TV Review: 4 Feet High ★★★★

4 Feet: Blind Date, which gave viewers the perspective of a teenage wheelchair user, won Best Narrative VR Film at SXSW 2019. It has since spawned 4 Feet High, a six-part Argentinian high school set made-for-television series and an accompanying four-part VR series, both of which world premiered at this year’s Sundance, with the first episode playing at SXSW Online 2021 going on to win the Jury Award in the festival’s Episodic Pilot Competition.

Marisol Agostina Irigoyen as Juana in 4 Feet High. Photo credit: Natalia Roca.

Based on the real life experiences of disability rights activist Rosario Perazolo Masjoan, who co-wrote and co-directed the series with Maria Belen Poncio, 4 Feet High stars Marisol Agostina Irigoyen as seventeen-year-old Juana, who is navigating starting a new high school for her senior year. She soon becomes friends with two queer kids in class, Efe (Marcio Ramses) and Julia (Florencia Licera), who are incensed by the way their school is avoiding teaching sex education and committed to campaigning for change. Quickly getting into trouble for cutting class and graffitiing slogans about abortion rights around school, Juana requests that the principal not treat her any differently from her fellow students just because she uses a wheelchair.

Marcio Ramses as Efe and Marisol Agostina Irigoyen as Juana in 4 Feet High. Photo credit: Natalia Roca.

In need of somewhere private to hangout and smoke, Juana shares the school’s disabled toilet with her new friends, with the neglected room becoming a quirky den for the group, while in return Julia offers Juana the keys to her apartment so she can hook up with a guy whom she meets at a bar via an app. Before uploading her profile photo to the dating app Juana crops it closely so her wheelchair is out of the frame. As the series progresses and she becomes more confident and sexually experienced, she uploads a new full body shot including her wheelchair. At home Juana has a strained dynamic with her loving mother Diana (Natalia Di Cienzo), frustrated by her being concerned and protective over her, while at school tensions arise with Julia when Juana immediately proves a natural as an activist, firing up her fellow students with speeches on a megaphone.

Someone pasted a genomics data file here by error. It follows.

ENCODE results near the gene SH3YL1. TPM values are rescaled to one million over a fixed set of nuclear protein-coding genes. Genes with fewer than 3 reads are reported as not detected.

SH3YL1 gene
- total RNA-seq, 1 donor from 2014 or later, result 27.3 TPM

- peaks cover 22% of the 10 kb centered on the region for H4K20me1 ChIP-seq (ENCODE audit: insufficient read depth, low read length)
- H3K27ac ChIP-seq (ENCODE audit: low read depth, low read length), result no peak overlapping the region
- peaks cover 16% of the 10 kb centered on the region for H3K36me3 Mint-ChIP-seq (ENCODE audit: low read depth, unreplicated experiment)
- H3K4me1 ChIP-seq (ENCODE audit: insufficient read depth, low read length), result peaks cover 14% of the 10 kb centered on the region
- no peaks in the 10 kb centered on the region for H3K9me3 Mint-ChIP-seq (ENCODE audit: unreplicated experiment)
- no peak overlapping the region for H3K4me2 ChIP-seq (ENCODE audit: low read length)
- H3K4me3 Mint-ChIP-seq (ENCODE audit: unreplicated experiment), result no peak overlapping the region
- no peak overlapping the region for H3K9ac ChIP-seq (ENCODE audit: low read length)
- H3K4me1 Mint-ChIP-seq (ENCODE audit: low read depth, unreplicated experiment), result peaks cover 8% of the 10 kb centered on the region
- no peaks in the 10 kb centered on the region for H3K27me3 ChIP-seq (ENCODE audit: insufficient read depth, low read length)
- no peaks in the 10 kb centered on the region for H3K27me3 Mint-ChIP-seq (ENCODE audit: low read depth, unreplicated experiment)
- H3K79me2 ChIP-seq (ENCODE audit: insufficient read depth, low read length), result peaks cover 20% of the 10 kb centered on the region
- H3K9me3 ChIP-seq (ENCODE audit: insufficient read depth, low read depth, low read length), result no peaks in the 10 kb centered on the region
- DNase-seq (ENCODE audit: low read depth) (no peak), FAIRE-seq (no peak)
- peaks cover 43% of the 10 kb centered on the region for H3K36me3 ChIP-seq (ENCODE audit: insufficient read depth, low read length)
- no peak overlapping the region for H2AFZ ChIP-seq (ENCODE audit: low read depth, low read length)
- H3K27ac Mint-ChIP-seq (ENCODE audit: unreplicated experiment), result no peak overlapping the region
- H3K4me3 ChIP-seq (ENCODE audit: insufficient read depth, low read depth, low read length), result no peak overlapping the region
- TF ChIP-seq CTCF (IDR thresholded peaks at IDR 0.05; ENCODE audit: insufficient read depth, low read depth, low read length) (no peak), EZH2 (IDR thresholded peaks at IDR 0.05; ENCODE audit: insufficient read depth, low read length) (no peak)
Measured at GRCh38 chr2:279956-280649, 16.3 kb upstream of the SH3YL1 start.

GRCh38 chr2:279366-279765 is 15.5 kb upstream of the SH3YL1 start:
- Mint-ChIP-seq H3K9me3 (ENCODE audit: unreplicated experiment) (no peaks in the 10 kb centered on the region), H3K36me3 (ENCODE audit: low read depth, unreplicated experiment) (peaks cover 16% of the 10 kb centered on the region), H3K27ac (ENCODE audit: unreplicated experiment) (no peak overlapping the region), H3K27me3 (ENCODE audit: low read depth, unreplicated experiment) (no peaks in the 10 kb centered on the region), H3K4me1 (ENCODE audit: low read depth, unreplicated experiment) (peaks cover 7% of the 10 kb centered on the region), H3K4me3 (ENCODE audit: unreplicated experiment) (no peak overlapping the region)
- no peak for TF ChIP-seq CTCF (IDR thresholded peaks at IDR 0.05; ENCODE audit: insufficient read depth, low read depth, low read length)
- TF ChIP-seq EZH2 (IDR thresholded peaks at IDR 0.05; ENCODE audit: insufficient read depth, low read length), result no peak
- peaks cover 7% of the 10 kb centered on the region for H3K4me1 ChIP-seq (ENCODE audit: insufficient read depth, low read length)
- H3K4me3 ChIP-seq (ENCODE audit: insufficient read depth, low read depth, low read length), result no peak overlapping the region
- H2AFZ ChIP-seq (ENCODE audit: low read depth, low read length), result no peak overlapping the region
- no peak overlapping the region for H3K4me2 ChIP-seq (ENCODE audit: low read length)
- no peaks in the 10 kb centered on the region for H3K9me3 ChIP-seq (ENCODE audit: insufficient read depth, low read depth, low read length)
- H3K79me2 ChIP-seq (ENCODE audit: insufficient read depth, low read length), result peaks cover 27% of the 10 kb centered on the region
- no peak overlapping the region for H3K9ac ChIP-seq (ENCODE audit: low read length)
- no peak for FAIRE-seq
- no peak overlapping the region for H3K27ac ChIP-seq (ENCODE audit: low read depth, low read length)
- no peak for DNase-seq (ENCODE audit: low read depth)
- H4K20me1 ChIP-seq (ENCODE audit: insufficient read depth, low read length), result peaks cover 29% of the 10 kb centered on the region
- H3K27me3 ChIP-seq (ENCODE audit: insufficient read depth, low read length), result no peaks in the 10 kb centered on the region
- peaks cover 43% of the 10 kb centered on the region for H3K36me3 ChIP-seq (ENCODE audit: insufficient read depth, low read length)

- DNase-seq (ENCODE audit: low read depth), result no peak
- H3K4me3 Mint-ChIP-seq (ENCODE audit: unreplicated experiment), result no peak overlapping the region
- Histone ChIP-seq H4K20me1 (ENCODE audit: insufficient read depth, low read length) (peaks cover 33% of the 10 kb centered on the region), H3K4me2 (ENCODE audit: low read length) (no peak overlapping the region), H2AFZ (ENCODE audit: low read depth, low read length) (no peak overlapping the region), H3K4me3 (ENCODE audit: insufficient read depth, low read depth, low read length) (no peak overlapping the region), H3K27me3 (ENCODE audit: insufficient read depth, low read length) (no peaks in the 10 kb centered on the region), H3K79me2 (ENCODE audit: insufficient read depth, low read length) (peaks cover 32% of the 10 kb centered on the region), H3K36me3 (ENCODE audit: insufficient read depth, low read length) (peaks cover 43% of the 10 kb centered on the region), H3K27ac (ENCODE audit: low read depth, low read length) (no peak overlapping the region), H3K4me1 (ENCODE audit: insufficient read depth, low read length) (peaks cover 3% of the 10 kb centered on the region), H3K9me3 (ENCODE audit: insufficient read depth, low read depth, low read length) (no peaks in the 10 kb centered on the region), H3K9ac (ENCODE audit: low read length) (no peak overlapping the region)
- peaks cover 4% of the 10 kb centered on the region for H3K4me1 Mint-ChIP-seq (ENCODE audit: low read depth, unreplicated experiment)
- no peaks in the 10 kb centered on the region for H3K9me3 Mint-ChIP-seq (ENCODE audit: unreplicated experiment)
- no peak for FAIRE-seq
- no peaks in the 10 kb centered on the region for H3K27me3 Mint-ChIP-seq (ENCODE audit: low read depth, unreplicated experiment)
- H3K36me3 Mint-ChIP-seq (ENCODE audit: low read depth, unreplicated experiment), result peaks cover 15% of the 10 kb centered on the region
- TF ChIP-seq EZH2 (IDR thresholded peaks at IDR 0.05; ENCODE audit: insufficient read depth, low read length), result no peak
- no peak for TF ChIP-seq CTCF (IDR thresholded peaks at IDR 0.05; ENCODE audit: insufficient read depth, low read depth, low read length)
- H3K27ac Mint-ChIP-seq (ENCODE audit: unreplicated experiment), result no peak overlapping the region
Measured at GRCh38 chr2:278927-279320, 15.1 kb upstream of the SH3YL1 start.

Marisol Agostina Irigoyen is captivating in the central role, funny, and wonderfully natural with an expressive face, conveying Julia’s passion, frustrations, and independent spirit. Like most teens discovering themselves Juana doesn’t always behave in the most likable or rational way, but Irigoyen allows us to empathize with her throughout.

Marisol Agostina Irigoyen as Juana and Gastón Palermo as Ema in 4 Feet High. Photo credit: Natalia Roca.

Although the series feels groundbreaking, almost taboo-busting, in many ways with a teenage disabled lead exploring her sexuality, featuring beautifully shot, sometimes awkward, sometimes sweet and tender sex scenes, Juana is not defined by being a wheelchair user, it’s only an aspect of her life experience, and the plot doesn’t revolve around her disability. Enhanced by stylish animated flourishes we’re given an insight into Juana’s interior life, including a very hot and steamy opening sequence depicting Juana’s fantasy of a threesome with a man and a woman, while we see her arrival at school for the first day through the sexually charged filter of how she’d like it to be with enhanced colors and music, contrasted with the more drab reality; with the VR strand of the series taking us deeper into Juana’s POV. Similarly the series’ characters aren’t defined by, or struggling to accept, their queerness.

Marisol Agostina Irigoyen as Juana, Florencia Licera as Julia, Marcio Ramses as Efe in 4 Feet High. Photo credit: Natalia Roca.

We’re never told “what happened to her”, why she’s in a wheelchair, something that Masjoan did a popular Ted Talk about in 2016 and ultimately we get to know Juana so well that any initial curiosity we might have around that question becomes insignificant, replaced by our deep connection to the character, while her own frustrations related to her disability are more to do with how she is treated by other people. Like recent US high school dramas such as Genera+ion and Grand Army, the series doesn’t fetishize the high school experience or talk down its characters, but captures a sense of the reality and concerns of a 2020s teen, conveyed in a heightened way at times that aligns with intensity of discovering oneself and experiencing so much for the first time.

With a striking visual style, 4 Feet High brings a fresh, dynamic new voice to the high school narrative on screen. After six episodes I’m hooked and hope we get to see more of Juana and her friends.

By James Kleinmann

For more on the series head to the official 4 Feet High website and follow on Instagram @4feethigh.metroveinte.

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